Research Article

Predicting psychiatric admission rates.

BMJ 1992; 304 doi: (Published 02 May 1992) Cite this as: BMJ 1992;304:1146
  1. B. Jarman,
  2. S. Hirsch,
  3. P. White,
  4. R. Driscoll
  1. Department of General Practice, St Mary's Hospital Medical School, London.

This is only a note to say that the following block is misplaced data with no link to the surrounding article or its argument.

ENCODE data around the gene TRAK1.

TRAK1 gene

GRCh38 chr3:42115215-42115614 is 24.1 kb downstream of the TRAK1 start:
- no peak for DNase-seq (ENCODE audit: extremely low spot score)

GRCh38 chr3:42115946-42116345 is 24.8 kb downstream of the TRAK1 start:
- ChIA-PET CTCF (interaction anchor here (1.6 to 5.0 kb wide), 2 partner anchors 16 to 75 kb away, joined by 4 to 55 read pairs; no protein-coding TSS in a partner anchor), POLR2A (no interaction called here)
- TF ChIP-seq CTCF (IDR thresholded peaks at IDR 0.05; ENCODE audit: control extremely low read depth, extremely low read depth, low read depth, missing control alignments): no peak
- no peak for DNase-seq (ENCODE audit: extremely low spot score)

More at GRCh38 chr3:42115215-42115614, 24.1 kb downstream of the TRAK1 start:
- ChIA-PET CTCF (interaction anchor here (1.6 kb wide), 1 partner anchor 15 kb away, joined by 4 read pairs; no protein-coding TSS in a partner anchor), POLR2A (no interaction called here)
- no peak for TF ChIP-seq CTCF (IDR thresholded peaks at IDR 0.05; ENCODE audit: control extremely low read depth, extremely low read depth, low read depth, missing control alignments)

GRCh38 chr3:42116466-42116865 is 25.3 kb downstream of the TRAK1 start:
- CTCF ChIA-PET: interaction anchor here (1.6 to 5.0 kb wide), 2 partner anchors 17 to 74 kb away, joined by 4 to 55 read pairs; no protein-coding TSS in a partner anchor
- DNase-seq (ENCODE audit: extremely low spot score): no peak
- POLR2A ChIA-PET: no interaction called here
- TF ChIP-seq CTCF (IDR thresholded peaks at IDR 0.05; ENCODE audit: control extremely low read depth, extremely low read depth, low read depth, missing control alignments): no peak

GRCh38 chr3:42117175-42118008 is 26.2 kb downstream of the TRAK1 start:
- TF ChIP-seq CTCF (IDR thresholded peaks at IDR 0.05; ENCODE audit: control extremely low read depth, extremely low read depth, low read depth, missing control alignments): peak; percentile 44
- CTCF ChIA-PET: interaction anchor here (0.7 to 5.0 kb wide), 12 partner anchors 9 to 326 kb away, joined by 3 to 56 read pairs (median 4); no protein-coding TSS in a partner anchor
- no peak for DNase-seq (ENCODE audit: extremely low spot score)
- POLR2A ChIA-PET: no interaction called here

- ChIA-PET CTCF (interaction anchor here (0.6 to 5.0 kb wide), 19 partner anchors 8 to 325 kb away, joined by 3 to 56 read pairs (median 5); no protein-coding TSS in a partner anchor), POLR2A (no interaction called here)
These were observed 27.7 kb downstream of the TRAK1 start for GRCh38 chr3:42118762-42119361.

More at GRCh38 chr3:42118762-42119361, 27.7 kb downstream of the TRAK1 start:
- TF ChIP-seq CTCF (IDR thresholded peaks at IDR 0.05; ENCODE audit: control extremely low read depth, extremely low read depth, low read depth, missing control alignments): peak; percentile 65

OBJECTIVE--To determine the numbers of actual and expected psychiatric admissions for the residents of the district health authorities of England and to develop a model to indicate which social, health status, and service provision factors best explain the variation of the actual from the expected psychiatric admissions; to use this model to predict psychiatric admission for district health authorities as an aid to resource allocation. DESIGN--The actual psychiatric admission for district health authority residents were extracted from data of the 1986 Mental Health Enquiry. Expected admissions were calculated using the age, sex, and marital status structure of each district health authority and the national psychiatric admission rates related to age, sex, and marital status. Standardised psychiatric admission ratios were calculated as the ratios of the numbers of actual to expected psychiatric admissions. A wide range of social, health status, and service provision data were used as the explanatory variables in regression analyses to determine which combination of factors best explained the variation between districts of standardised psychiatric admission ratios. SETTING--The 168,652 psychiatric admissions recorded for the 1986 Mental Health Enquiry, after exclusion of mental handicap and psychogeriatric admissions. RESULTS--The actual number of psychiatric admissions varied from 79% above to 54% below the expected number of admissions from age, sex, and marital status for the districts of England. The most powerful variables to explain this variation were the rate of notification of drug misusers, standardised mortality ratios, and levels of illegitimacy in each district. A complex model was developed which could be used to predict district psychiatric admissions as an aid to resource allocation. A simpler model was also developed (which was less powerful than the more complex model) based on the underprivileged area score. One advantage of this model was that it could be used at the level of electoral wards as well as district health authorities.